Cyan Nori. A hypermodern scent with a
mission for the future.
fragrance labelling and how to read it
Many (many) decades ago, fragrance formulas were kept secret to protect against other brands stealing their “recipe”. As technology has advanced, you only need basic scientific equipment to uncover a fragrance formula, so the original reason for not sharing ingredients has become obsolete.
The result? Something that started off as protecting trade secrets has evolved into an opportunity to ‘sweep things under the carpet’.
We believe you have the same right to know what is in your beauty products as you do what’s in your food. In an effort to increase transparency and address some of the many questions we receive, we’ve tried to break it down for you.
If you see “organic” on the label of a cosmetics product, it can mean as little as 1% of the ingredients are actually certified as organic! If you want a genuine organic product, look for a logo from one of the major certification bodies (i.e. COSMOS in Europe and USDA Organic in USA), they have strict rules and high expectations for % of organic content.
We believe a fair and meaningful definition of the term “natural” is “plant derived”. However, there is currently no legal definition of the word “natural” when relating to the cosmetics industry. Therefore, a product with “natural spray” on the label, could in fact contain no natural (plant derived) ingredients at all!
So what to do? We recommend you pay close attention to the wording. If a brand claims “100% natural ingredients” (like we do) although not a legal definition, the statement does tend to actually mean something because it is so specific. Brands are required to use the scientific names for ingredients on a label, making ingredients lists very hard to follow (which is why we list the ingredients under the names you will actually recognise on our website). Always ask a brand or retailer if unsure and be wary if they aren’t willing (or able) to answer direct!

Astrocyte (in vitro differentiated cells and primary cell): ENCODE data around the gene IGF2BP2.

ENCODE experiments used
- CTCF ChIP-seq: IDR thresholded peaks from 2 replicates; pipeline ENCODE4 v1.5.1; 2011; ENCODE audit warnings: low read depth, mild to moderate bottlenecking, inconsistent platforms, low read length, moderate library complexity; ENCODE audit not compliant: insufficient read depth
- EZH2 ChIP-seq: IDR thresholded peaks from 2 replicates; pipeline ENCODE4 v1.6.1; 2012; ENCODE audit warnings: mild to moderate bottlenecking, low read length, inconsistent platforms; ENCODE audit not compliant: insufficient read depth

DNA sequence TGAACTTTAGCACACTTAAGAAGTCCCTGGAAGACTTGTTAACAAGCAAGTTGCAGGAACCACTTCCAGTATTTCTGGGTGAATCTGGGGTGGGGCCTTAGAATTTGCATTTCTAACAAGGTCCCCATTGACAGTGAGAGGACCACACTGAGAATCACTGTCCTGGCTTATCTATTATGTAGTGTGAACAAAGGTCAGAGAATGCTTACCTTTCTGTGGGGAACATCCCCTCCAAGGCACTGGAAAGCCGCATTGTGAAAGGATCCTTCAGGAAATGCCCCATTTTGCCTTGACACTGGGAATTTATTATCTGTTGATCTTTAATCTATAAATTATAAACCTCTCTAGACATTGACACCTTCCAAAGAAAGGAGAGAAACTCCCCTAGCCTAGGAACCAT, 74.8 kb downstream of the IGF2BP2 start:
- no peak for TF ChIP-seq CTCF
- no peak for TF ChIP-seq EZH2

To understand the difference between natural and organic ingredients, read more here.
“Fragrance” or “Parfum”
These two words are the catch-all terms products are required to use on their packaging for anything and everything that gives the product it’s smell (you’ll see it in the ingredients list from dishwashing liquid to mascara and everything in between). In perfume, this is the perfume formula. The terms fragrance or parfum may denote a single essential oil, a cocktail of synthetic single aroma compounds, or most likely, something in between.
Originally created to protect the perfumers recipe this term is used on all cosmetics products and is a giant black hole.